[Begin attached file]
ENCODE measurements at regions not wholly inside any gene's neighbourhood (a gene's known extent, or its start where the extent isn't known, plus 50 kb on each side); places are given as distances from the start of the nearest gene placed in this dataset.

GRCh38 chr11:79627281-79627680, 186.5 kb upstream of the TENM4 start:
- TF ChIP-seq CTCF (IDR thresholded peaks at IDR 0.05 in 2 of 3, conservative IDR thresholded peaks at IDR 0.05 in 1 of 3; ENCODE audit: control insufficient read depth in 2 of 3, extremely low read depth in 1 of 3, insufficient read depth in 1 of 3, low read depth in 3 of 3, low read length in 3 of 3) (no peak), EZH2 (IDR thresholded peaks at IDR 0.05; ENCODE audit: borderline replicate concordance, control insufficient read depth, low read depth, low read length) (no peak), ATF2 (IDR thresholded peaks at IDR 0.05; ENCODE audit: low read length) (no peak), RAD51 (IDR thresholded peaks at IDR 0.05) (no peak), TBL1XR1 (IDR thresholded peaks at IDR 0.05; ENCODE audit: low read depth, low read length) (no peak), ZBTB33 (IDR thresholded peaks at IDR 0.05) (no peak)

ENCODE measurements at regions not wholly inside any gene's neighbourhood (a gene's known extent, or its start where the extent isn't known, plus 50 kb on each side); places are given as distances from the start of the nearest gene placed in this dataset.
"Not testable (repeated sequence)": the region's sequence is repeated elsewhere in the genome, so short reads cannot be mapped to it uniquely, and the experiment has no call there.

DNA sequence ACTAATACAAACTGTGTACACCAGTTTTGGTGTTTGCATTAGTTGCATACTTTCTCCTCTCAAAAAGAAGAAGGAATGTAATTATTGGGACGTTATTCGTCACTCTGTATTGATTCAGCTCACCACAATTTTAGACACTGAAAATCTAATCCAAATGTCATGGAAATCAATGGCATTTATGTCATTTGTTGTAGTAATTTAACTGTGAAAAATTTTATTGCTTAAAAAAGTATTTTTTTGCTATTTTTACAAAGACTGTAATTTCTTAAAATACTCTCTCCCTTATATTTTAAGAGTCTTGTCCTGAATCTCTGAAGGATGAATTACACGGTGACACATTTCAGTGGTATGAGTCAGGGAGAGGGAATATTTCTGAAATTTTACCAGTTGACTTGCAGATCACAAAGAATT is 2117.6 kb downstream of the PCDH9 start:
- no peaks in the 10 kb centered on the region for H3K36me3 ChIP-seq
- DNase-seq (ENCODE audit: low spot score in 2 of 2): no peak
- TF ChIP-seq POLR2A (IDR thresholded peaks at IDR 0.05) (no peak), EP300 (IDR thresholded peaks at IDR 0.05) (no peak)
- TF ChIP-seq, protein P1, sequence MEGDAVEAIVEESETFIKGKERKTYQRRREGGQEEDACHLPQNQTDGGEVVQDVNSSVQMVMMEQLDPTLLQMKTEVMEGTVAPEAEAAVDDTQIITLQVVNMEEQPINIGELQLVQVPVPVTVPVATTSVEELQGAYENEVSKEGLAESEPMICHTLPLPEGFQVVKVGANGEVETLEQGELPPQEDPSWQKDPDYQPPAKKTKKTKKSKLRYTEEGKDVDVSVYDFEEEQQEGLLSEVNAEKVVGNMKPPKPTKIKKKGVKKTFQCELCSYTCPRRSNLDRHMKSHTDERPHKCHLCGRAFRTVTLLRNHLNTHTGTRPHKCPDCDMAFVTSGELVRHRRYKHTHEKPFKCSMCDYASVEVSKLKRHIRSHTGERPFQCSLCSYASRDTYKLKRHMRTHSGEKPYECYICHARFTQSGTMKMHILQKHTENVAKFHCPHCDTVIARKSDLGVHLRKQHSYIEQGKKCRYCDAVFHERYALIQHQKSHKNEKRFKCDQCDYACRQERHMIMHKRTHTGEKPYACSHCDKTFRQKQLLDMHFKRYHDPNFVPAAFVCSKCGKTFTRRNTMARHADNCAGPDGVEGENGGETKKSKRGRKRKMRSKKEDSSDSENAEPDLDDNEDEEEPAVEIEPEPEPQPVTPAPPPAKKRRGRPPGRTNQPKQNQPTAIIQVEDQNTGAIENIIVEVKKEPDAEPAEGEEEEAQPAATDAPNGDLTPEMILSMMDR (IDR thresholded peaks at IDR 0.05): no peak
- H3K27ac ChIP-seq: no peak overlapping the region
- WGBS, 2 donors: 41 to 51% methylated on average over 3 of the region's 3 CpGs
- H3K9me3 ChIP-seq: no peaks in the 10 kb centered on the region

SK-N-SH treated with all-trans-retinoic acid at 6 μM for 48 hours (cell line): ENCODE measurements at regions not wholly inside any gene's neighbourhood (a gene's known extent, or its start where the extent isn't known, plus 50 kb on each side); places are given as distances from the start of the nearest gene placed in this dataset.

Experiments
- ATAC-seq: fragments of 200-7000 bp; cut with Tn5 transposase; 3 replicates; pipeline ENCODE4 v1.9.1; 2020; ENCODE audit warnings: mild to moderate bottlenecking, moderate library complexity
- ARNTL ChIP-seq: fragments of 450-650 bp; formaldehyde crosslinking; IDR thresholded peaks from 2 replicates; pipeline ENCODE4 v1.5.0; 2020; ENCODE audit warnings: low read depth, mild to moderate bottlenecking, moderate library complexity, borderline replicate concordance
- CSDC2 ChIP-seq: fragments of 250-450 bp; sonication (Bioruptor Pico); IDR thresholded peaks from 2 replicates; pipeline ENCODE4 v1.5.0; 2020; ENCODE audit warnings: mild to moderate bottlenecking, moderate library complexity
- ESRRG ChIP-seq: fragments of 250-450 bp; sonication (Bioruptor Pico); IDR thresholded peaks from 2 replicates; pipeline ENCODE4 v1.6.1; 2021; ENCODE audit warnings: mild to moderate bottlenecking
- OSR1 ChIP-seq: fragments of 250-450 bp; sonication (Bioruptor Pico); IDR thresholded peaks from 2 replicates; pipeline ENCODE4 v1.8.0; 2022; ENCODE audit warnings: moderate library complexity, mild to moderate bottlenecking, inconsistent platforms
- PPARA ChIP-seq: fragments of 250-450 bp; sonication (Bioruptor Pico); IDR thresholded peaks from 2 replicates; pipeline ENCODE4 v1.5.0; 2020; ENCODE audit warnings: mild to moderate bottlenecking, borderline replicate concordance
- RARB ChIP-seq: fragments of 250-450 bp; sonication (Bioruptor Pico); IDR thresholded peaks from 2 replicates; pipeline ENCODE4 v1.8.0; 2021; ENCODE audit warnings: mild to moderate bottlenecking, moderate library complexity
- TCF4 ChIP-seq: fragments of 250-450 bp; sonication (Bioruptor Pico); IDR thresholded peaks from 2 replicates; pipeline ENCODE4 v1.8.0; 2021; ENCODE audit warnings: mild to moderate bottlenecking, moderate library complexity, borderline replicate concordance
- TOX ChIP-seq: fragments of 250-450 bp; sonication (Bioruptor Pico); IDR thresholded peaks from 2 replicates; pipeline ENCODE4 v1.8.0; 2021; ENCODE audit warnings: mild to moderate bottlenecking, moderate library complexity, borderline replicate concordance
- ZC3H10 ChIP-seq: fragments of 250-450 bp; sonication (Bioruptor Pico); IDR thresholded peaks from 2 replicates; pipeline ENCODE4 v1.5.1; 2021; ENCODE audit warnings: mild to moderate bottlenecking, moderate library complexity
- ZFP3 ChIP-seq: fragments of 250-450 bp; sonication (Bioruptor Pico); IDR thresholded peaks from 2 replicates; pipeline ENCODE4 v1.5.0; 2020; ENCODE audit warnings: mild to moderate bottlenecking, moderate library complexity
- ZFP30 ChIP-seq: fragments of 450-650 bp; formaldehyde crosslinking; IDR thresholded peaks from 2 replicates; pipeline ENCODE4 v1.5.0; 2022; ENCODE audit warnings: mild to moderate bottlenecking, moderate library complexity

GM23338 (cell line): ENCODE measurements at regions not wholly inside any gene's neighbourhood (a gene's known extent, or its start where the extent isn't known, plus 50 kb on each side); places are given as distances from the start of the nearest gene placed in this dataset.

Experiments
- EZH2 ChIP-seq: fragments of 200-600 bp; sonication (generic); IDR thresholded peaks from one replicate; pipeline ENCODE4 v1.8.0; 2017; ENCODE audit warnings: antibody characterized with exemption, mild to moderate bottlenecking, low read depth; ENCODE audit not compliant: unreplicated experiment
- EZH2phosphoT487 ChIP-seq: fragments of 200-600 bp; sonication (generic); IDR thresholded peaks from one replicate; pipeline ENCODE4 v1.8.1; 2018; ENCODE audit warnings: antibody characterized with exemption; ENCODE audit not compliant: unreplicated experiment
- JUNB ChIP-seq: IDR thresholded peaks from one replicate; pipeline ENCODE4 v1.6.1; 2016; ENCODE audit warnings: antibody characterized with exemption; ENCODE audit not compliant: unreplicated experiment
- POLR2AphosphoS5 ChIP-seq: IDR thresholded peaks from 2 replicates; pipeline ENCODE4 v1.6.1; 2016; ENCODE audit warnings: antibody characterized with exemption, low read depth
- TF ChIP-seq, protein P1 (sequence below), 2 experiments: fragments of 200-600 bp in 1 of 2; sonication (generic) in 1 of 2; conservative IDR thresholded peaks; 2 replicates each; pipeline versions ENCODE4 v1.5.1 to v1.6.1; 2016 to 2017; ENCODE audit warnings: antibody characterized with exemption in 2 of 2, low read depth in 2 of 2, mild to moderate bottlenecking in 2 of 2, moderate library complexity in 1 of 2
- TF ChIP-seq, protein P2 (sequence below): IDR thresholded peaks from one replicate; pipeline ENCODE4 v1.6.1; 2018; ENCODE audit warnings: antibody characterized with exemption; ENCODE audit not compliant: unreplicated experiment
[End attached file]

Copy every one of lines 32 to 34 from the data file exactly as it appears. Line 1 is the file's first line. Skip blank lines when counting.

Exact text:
- JUNB ChIP-seq: IDR thresholded peaks from one replicate; pipeline ENCODE4 v1.6.1; 2016; ENCODE audit warnings: antibody characterized with exemption; ENCODE audit not compliant: unreplicated experiment
- POLR2AphosphoS5 ChIP-seq: IDR thresholded peaks from 2 replicates; pipeline ENCODE4 v1.6.1; 2016; ENCODE audit warnings: antibody characterized with exemption, low read depth
- TF ChIP-seq, protein P1 (sequence below), 2 experiments: fragments of 200-600 bp in 1 of 2; sonication (generic) in 1 of 2; conservative IDR thresholded peaks; 2 replicates each; pipeline versions ENCODE4 v1.5.1 to v1.6.1; 2016 to 2017; ENCODE audit warnings: antibody characterized with exemption in 2 of 2, low read depth in 2 of 2, mild to moderate bottlenecking in 2 of 2, moderate library complexity in 1 of 2